So a vote of thanks from us all for providing the initial impetus that gave us a challenging and enjoyable evening. The FT has I’m sure increased its Saturday readership in mid-Sussex. Your original commentaries should you need a refresher are set out below.
Jancis Robinson - from her FT wine columns, summer 2007
Waitrose, Burgess Hill
M&S, Haywards Heath
IEC Wine Society, Stevenage
Caves de Pyrène, Guildford 01483 538820
Cost per bottle:
Price we paid in clear. Where we got a discount quantity/on offer/armtwisting – normal retail price in brackets.
Andrew Jefford – The New France – a Complete Guide to Contemporary French Wine
M Alphonse Mellot, domaine owner, Sancerre
John Radford – The New Spain – a Complete Guide to Contemporary Spanish Wine
Michael Schuster – Essential Winetasting
and the back labels.
[Here follow the excruciating (for me to read) relevant extracts from articles which already appear in free for all on this site.]
1. Verdicchio dei Castelli di Jesi 2006 Casal dei Cavalieri, Umani Ronchi 14%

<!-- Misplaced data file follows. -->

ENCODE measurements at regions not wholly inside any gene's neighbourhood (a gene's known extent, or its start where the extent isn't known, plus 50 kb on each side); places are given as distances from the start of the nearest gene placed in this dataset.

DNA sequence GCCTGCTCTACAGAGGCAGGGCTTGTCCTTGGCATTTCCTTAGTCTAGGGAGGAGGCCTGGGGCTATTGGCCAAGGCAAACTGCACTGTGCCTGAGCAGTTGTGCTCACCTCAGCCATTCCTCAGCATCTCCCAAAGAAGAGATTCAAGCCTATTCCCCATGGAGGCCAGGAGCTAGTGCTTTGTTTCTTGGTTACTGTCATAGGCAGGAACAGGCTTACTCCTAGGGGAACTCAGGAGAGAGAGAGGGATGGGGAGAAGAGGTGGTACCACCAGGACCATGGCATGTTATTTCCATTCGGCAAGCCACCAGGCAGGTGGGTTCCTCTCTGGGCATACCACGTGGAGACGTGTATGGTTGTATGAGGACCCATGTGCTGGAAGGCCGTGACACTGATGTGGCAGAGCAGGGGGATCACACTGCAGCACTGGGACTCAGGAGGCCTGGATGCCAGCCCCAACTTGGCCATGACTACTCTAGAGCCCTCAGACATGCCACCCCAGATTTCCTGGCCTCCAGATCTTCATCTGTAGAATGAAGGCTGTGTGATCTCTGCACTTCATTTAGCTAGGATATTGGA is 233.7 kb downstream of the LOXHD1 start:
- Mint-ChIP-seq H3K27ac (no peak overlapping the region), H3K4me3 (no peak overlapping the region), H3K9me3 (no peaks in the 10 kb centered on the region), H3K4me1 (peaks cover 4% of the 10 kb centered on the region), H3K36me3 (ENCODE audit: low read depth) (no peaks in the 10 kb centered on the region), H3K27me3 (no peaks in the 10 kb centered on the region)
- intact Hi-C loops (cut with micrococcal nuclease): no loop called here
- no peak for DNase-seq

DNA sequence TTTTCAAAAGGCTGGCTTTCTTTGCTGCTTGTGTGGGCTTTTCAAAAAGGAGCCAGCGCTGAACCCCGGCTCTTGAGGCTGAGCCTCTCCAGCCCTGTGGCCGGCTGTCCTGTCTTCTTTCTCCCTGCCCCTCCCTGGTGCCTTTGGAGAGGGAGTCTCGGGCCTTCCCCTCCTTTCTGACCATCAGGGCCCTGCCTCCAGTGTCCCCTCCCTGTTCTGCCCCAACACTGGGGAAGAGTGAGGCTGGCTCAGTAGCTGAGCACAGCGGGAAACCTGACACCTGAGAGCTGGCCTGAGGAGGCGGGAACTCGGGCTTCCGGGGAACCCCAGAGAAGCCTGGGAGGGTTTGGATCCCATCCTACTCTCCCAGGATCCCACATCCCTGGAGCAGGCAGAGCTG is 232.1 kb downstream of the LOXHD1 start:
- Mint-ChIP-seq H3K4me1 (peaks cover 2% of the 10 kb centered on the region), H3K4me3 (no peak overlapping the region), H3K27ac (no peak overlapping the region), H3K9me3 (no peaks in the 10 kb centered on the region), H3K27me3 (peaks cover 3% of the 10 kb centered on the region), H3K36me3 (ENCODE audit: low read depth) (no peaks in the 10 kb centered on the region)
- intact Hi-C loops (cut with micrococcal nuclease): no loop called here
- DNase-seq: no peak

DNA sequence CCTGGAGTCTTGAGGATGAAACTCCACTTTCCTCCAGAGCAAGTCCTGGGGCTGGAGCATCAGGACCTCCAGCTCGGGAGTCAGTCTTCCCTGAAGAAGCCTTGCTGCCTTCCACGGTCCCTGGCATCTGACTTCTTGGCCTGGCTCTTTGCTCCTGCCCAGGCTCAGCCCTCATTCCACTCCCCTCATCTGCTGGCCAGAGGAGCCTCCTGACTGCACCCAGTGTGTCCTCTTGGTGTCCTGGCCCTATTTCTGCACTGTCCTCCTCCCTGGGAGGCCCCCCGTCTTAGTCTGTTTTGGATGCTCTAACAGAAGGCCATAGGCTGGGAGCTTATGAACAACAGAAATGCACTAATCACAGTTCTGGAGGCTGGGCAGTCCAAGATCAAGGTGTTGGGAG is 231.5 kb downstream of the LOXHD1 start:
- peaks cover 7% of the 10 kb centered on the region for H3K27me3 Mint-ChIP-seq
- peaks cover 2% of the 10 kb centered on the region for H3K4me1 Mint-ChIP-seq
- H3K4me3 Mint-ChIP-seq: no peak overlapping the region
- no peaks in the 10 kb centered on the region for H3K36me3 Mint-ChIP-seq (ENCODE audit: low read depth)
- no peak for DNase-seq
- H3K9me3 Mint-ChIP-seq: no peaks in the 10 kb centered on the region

Grape: Verdicchio; Italy Adriatic coast
21/7/07 One of the best buys in white wines for entertaining to have come my way recently. Stunning value. Single vineyard wine from Italy’s Adriatic coast, made from grapes ripened to the limit. No oak but masses of tangy flavour.
2. Sauvignon de Touraine 2006 Jacky Marteau 14%
Grape: Sauvignon Blanc; France mid-Loire
M&S (£5.99) £5.39
19/5/07 I cannot recall a better time to buy French wine. The reason is simple: the outstanding quality of 2005 reds and 2006 whites – the two vintages coming on shelves over the coming months. M&S has noticed a substantial increase in demand for Loire Sauvignon Blanc and has considerably increased its range. Best value by far is its Sauvignon de Touraine 2006 from Jacky Marteau (whose Gamay reds are better than most). This Sauvignon has cracking green fruit flavours, real density of fruit and good tension - a good wine for before meals or on a particularly hot day.
3. Albariño 2006 Pazo Señorans, Rias Baixas 12.5%
Grape: Albariño; Spain Galicia
Wine Society (£9.50) £9.25
21/7/07 The Atlantic in a glass - one of Galicia's jewels and just the thing to drink with shellfish. Among the best buys recently in white wines for everyday drinking. Albariño is the grape, and somehow manages to deliver enormous refreshment with great balance and intriguingly marine flavours. Bone dry, unoaked, this wine could also be drunk without food.
4. Domaine Ganevat 2002 Grands Teppes, Côtes du Jura 13%
Grape: Chardonnay; France Jura
Caves de Pyrène (£13.10) £12.39
21/7/07 An exceptionally fine answer to top quality burgundy from 85 year-old vines grown at slightly higher altitude in the Jura. Bone dry, traditional character and extremely persistent. Unusual.